AARP continued its mission to empower all people 50 and over by being a sponsor at all four major diversity and inclusion journalist conferences: the National Association of Black Journalists, the Asian American Journalists Association, the National Association of Hispanic Journalists, and the National Lesbian and Gay Journalists Association. AARP hosted booths, workshops, and panel discussions on topics ranging from health and caregiving to the Midterm Elections and what it means to be ‘gay and graying’ in America. AARP’s goal at each conference was to support and cultivate relationships with multicultural media professionals, educate them about AARP’s various programs and services designed for diverse audiences, and offer them story ideas, expert sources, and resources on the issues that matter most to their target audiences.
After her partner of 30 years died, Marsha Wetzel, at age 67, suddenly found herself evicted from her home by her partner’s family. Luckily, she found a new place to live at Glen St. Andrew Living Facility in Niles, Illinois. All was going well until word spread that Marsha was lesbian.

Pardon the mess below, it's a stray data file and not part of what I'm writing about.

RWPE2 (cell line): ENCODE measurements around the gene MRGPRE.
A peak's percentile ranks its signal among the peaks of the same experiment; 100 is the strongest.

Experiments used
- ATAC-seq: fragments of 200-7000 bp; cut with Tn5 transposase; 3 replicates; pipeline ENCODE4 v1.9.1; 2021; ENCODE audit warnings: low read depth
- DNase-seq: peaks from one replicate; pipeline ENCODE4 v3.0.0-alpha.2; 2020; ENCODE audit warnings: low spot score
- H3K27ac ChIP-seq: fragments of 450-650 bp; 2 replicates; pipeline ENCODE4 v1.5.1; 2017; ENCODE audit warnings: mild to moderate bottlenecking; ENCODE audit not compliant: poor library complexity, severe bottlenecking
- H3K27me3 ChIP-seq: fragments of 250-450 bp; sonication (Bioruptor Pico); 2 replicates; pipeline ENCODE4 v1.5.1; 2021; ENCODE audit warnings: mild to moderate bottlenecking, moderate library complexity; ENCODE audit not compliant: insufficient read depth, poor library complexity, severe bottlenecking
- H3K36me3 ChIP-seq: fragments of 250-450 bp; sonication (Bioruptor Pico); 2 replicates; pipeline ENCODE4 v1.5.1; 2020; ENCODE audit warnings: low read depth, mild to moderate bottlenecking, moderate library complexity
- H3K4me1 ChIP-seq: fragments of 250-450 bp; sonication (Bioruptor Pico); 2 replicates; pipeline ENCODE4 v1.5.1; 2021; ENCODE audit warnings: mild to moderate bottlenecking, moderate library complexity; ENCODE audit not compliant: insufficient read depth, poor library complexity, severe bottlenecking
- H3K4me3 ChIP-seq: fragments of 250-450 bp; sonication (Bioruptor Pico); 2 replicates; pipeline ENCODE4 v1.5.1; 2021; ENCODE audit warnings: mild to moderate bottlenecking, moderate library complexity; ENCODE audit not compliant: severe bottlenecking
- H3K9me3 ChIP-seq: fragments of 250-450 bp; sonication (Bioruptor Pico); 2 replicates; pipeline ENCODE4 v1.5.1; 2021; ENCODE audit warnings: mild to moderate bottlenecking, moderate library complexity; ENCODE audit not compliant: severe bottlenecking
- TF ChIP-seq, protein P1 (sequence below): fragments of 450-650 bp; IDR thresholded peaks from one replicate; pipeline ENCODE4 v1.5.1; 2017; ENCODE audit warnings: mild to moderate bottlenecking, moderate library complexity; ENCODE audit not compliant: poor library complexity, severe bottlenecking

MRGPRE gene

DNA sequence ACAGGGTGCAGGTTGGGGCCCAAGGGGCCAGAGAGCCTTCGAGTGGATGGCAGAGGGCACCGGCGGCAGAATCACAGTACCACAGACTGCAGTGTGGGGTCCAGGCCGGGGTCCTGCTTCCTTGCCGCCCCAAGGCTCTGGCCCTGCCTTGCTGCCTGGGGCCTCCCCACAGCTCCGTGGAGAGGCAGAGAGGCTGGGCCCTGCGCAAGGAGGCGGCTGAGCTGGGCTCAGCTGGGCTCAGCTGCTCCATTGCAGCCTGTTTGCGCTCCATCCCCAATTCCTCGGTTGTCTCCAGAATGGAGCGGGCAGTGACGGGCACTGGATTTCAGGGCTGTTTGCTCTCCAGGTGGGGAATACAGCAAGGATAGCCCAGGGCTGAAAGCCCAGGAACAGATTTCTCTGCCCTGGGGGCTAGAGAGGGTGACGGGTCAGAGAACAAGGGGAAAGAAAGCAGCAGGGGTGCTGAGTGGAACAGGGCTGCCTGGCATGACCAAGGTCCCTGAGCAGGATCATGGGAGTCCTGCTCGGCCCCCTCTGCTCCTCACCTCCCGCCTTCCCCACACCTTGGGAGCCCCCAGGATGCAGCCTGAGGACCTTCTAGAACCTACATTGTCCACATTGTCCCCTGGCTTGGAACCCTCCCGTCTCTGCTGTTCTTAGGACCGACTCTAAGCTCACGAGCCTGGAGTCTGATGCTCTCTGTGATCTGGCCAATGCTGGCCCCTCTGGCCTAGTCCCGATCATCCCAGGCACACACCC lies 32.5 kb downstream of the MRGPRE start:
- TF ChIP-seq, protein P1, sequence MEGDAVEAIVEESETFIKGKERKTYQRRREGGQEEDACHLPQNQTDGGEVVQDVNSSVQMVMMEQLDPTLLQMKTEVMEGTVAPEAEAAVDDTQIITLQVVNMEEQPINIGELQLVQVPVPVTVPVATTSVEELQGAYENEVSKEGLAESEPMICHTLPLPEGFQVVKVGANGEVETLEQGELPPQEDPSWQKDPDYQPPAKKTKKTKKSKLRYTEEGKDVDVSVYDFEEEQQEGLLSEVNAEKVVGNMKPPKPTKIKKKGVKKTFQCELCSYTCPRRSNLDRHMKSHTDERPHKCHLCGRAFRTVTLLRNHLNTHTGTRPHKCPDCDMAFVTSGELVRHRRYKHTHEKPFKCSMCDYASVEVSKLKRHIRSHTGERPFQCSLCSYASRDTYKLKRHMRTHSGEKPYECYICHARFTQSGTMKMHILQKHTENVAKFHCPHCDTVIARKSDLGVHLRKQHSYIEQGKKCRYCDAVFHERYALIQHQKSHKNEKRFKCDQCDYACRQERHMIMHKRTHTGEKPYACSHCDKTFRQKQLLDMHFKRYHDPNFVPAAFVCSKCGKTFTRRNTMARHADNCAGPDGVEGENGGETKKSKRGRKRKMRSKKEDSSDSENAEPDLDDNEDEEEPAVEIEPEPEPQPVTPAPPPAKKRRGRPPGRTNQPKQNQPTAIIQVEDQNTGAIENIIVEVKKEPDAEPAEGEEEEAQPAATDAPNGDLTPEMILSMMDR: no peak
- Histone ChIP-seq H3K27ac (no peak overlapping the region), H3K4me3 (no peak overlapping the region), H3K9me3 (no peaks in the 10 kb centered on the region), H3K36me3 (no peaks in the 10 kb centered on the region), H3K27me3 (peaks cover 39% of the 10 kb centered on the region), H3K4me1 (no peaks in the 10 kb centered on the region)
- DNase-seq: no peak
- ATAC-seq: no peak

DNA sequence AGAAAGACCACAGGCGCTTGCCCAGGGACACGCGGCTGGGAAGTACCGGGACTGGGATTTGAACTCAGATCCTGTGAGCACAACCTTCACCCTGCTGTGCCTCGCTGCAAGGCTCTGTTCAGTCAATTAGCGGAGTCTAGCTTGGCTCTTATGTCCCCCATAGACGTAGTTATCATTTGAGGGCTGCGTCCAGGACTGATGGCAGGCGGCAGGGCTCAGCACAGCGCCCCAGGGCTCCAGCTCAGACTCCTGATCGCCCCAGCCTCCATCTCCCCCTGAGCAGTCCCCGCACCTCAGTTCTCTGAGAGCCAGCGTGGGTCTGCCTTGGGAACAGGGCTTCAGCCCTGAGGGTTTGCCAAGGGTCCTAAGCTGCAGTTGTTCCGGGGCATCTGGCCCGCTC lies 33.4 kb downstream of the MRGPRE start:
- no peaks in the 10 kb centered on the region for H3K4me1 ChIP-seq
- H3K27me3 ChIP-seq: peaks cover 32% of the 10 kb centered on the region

It was my nephew’s wedding about six years ago. He and his bride had asked me to officiate at the ceremony. The irony was probably lost on many, but not on me: Here I was, “marrying” my nephew, yet I was not able to marry my partner of over 30 years.
Back in the early 1970s, when being gay was still widely considered both a mental illness and a crime, Jeanne Manford got a phone call late one night in Queens, N.Y. It was a police officer, who informed her that her son Morty, a student at Columbia University, had been arrested. "And you know," the officer told her in an ominous tone, "he's homosexual."
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